Common courtesy and civility are (with rare and notable exceptions) virtually absent in America today , and I think that Americans' sloppiness is an indication of our general disregard for others. I'm not asking for people to wear their Sunday-go-to- meetin' best (not that Americans dress up for church much anymore either)! If I could write a dress code for the American traveling public it would be simple: wear reasonably clean clothes that are not sleep wear (that prohibition on sleepwear extends to bedroom slippers); cover all private body parts; no obscene words on T-shirts. Personally, I think the bar should actually be higher than that, but I'd be happy if we could start there.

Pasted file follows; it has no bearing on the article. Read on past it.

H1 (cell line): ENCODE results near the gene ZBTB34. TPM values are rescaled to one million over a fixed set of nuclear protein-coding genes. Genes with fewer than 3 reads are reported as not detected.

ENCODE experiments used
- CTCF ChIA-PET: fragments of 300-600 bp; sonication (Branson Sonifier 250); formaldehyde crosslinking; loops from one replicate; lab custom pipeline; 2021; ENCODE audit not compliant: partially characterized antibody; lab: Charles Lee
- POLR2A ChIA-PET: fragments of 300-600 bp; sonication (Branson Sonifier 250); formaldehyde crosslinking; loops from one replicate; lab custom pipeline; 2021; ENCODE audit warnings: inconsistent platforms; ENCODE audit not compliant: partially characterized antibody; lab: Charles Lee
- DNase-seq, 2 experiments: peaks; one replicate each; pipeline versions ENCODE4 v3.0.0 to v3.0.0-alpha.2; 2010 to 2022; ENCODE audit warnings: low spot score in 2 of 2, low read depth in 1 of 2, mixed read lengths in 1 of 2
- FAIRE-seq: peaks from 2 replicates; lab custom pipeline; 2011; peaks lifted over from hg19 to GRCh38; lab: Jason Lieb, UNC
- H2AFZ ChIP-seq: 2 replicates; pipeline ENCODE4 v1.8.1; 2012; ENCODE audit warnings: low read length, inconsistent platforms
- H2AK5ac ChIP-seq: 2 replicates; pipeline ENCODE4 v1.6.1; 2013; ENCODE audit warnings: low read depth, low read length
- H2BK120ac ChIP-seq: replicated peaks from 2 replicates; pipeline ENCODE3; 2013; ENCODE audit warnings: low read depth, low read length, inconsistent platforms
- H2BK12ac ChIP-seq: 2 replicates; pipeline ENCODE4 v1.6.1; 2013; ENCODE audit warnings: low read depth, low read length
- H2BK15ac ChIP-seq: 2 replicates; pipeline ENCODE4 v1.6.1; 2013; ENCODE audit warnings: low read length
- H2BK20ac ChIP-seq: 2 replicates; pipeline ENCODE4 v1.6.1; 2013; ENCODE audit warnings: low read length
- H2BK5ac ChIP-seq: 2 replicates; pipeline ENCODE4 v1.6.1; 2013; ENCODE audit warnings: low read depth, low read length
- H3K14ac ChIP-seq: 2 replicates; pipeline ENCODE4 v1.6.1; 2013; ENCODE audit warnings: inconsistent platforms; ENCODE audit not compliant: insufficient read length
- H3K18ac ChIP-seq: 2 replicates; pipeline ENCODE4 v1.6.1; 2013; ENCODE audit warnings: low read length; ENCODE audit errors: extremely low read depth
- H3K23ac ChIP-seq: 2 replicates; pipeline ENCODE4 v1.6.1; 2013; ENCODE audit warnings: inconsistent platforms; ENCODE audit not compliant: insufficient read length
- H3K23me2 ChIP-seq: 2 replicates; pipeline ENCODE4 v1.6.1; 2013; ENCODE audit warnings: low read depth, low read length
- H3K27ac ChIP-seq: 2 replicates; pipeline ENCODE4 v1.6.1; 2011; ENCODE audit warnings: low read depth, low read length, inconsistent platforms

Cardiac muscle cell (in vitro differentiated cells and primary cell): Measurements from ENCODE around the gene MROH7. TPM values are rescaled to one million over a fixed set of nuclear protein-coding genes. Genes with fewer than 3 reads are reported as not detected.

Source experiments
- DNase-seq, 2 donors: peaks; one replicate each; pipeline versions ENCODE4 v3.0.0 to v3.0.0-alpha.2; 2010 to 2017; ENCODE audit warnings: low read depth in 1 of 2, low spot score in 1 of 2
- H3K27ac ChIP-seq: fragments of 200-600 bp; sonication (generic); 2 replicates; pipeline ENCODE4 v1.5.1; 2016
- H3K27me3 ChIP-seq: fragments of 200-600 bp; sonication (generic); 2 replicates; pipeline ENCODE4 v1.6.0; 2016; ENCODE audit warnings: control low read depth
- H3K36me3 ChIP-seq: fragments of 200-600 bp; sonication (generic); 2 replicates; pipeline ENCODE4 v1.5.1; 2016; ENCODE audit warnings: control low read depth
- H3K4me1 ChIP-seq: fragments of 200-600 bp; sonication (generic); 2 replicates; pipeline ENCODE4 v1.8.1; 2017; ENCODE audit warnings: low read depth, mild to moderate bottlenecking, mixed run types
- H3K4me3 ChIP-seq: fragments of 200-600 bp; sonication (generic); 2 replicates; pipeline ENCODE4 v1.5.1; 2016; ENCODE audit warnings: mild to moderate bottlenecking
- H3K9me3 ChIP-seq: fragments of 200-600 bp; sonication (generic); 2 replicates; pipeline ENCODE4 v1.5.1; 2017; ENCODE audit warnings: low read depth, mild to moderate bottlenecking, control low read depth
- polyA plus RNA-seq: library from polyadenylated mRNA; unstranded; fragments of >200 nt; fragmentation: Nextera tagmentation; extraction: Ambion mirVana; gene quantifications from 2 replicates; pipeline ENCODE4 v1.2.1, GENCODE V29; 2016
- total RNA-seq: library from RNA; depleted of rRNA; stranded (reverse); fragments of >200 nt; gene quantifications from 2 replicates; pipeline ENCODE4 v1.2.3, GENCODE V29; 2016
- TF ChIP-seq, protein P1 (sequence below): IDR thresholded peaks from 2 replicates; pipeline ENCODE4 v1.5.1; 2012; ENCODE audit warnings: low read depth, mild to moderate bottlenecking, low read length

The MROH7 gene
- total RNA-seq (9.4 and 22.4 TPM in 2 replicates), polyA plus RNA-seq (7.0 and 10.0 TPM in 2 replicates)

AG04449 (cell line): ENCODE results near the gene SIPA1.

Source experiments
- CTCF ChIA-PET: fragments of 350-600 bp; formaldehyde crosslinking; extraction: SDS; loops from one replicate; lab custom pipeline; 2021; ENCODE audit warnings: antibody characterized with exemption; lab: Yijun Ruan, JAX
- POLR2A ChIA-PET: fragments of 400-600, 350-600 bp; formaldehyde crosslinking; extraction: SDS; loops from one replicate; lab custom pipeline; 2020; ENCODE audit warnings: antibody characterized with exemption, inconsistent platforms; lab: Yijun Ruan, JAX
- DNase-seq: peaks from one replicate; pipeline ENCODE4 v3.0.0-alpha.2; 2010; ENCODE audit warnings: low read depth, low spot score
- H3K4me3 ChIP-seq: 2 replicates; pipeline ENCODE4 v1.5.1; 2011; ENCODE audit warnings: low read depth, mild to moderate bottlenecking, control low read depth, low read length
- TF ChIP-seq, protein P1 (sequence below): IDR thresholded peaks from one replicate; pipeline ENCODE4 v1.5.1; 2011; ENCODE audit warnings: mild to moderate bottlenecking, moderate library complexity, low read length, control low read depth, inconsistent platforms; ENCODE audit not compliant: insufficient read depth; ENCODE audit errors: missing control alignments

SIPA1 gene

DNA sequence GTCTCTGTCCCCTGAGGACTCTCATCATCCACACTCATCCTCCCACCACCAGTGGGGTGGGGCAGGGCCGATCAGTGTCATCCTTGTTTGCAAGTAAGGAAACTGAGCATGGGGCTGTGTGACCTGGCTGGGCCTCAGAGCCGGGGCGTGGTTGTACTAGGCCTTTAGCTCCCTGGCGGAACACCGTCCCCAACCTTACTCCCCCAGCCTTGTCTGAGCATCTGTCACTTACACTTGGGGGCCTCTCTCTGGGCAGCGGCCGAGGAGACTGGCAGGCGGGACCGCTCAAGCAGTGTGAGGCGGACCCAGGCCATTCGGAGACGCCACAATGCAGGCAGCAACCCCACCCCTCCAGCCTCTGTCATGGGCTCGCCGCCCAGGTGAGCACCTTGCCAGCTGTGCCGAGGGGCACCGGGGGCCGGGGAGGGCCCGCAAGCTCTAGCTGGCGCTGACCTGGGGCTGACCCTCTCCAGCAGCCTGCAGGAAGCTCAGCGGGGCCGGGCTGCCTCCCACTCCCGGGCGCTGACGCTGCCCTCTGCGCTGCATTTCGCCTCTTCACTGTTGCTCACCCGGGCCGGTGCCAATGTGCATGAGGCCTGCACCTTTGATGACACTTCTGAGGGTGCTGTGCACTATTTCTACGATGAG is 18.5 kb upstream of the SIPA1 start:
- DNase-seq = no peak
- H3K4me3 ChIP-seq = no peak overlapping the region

To avoid this turning into more of a tirade than a mere rant, I'll refrain from discussing: cell-phone etiquette; arguing with spouses in public; and, eating smelly sandwiches on planes. In short: Please stop and consider the impact your behavior may have on the people around you. I fully understand that is totally unreasonable, which is why I'm not going to waste my time spelling it out in any more detail.
I remember when Delta flight attendants (fka stewardesses) were young, big-haired GRITS (girls raised in the south) who smiled their big ol' Southern smiles and called everyone 'honey' and 'sugah'. It made me feel at home just walkin' on the plane! They acted as though they were glad you were there (Southern gals make good flight attendants because they learn early how to smile and make you believe they give a rat's ass whether or not they actually do). When they counted the passengers, they made eye contact and smiled. Honest! It used to be like that. Really!